Jordan Spieth Makes the Most of Mercurial British Open Course


SANDWICH, England – Jordan Spieth, a born communicator, was as usual talking to himself, his assistant, his ball in flight and while rolling.

There was no shortage of good news to discuss on Thursday as Spieth was out of danger and rolling through the birds on the first day of the British Open.

Spieth, Royal St. George’s and you would never have known that as he finished 65 (-5) in a stroke led by Louis Oosthuizen.

“Historically, I’ve mostly been to venues I’ve never seen in any tournament, not just an Open, and I’ve always tried to find something I love about it,” Spieth said. “There have been times recently where I said, ‘Dude, I really don’t like this place. But I came here and I was in a really good mood about it.”

Local knowledge isn’t necessarily power in golf, especially when the wind picks up significantly in the afternoon.

Phil Mickelson drew second place with Dustin Johnson, the last time the Open championship was held in England. Royal St. George’s in 2011. Less than two months ago, he Won the PGA Championship At 50, he became the oldest golfer to win a major championship.

But none of that followed on Thursday, as Mickelson, now 51, misjudged, missed hits, and put too many tees on hard hits, especially thick ones this year.

“Front! Right!” he shouted in the ninth place after his last wrong drive.

“This is what I don’t understand,” Mickelson said to his older brother, Tim Mickelson, sulking and walking towards his ball.

“I thought if I could get a little closer, it wouldn’t do that,” he said.

“It wasn’t very fast, was it?” he asked, referring to the oscillation tempo.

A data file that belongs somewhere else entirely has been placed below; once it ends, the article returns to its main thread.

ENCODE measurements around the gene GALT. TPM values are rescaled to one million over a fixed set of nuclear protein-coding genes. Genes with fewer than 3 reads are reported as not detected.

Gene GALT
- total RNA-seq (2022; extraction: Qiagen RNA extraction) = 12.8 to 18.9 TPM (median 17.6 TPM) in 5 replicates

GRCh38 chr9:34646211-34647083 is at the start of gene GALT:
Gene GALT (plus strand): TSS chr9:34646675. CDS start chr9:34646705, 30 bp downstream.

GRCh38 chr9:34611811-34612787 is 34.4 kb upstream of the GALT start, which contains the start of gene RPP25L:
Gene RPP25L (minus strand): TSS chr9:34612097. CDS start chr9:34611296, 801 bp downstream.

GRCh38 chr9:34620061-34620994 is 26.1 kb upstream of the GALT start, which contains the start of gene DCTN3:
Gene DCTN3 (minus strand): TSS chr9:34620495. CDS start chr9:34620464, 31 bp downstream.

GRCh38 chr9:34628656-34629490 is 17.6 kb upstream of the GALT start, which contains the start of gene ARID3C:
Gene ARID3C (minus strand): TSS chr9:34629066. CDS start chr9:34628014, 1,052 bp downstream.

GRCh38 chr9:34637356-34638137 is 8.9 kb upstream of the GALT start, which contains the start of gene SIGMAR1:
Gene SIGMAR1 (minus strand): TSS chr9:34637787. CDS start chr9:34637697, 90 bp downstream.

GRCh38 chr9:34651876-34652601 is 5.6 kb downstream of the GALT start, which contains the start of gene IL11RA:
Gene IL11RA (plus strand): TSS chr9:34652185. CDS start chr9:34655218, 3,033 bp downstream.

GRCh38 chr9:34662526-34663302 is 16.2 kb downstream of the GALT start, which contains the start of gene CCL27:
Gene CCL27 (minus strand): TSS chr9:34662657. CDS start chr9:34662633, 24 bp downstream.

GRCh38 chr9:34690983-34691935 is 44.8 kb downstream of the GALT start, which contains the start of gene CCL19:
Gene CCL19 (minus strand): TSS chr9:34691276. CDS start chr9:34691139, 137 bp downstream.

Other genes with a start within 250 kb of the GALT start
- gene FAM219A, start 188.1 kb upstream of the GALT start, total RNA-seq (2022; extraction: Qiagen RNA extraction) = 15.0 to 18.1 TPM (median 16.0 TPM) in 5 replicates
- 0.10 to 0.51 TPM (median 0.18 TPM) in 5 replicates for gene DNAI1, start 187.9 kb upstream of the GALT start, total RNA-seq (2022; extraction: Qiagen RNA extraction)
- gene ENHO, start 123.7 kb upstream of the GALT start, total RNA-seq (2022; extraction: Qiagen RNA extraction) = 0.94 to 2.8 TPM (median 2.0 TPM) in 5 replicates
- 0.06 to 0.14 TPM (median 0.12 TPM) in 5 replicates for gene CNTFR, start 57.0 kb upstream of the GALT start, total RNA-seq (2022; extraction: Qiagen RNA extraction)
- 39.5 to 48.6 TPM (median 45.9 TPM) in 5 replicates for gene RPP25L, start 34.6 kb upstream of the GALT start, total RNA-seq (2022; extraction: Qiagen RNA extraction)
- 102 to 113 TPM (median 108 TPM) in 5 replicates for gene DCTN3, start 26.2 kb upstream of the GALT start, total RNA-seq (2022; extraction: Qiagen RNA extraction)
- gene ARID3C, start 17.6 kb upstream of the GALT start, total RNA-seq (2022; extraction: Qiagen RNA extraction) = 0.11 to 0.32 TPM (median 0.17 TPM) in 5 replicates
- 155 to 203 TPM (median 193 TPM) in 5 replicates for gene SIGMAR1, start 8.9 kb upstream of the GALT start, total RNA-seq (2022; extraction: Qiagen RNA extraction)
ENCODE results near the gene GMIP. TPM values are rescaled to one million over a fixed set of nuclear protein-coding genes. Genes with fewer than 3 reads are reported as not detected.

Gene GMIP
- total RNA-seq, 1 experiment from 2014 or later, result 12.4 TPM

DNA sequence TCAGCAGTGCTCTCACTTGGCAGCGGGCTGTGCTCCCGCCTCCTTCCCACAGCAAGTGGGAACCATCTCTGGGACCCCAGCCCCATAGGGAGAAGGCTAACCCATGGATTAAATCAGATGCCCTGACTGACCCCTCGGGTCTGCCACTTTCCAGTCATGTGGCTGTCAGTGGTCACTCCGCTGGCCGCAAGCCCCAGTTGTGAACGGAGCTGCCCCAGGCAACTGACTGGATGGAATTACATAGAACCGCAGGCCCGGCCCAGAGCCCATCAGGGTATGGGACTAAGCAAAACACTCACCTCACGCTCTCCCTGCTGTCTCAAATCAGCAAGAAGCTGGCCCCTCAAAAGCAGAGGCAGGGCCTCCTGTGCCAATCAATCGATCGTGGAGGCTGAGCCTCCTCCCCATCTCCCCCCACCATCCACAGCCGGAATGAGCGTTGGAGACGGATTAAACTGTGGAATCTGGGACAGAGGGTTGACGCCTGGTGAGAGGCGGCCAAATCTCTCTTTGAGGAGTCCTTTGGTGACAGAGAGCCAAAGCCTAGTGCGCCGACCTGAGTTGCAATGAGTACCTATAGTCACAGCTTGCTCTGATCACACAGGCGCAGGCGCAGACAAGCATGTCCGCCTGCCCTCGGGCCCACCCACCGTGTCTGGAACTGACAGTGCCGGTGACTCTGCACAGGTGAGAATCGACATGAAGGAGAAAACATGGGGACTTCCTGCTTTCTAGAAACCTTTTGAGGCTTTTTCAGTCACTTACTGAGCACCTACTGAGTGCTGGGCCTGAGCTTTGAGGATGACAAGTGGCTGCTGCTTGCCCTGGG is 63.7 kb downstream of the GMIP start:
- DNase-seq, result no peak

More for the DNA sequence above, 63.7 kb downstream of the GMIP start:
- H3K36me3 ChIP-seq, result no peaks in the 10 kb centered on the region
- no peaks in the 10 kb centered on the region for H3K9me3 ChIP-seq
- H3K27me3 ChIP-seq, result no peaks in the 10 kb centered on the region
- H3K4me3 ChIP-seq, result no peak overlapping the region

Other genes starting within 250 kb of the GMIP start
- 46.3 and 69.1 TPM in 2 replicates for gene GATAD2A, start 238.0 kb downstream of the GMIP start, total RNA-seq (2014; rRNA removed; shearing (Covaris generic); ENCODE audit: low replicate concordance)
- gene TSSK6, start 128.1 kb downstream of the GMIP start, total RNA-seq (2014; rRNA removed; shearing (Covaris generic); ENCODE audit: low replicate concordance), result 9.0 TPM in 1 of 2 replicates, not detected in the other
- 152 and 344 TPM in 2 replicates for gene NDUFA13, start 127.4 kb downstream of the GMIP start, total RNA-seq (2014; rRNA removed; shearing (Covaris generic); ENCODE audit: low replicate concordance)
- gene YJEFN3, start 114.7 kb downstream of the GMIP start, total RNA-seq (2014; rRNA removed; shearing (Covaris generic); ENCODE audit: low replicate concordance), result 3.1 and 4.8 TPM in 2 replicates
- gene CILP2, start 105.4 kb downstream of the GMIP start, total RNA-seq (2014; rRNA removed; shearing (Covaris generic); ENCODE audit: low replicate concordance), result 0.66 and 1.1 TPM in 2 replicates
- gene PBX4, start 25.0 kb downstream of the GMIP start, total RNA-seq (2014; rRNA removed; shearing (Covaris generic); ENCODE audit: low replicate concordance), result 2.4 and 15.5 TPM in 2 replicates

Doubt was not just audible. It was visible. After finishing the front nine with another bum, he stood next to the ninth green, with his arms tied and his head down.

“Come on Phil!” A British fan, one of the nearly 32,000 spectators on the field on Thursday, shouted.

“Cheer up Phil!” cried another.

But there was no joy as Mickelson continued to advance as the increasingly powerful wind swayed the pins and created ripples and ripples in the tall meadow grass as if it were the surface of an inland sea.

Drawn with Deyen Lawson for the worst score of the day in the field of 156 players. This was Mickelson’s worst opening-round score of any major and his second-worst at the British Open, after an 85-plus of 15 when he scored in the third round at the Royal Birkdale in 1998.

“I didn’t see that coming,” he said after leaving the scorer’s tent and – politely – refusing to discuss the round.

“I’m last in line,” he said, avoiding eye contact. “He’s just making fun of me.”

He continued walking, saying that was not the purpose of the interview.

“Well, I’m doing my best,” he said. “Sorry. I have to play early tomorrow.”

It was the latest reminder of how quickly form and circumstances can change, especially in a connection course. It also reminded me of what a cerebral game golf is left with.

Spieth knows this all too well. He looked ready for a long run at the top of the game as he managed to win 10 tournaments in three seasons. second youngest Masters champion — Behind Tiger Woods — in 2015 and reached #1 in the world rankings. he is won the British Open At Royal Birkdale in 2017.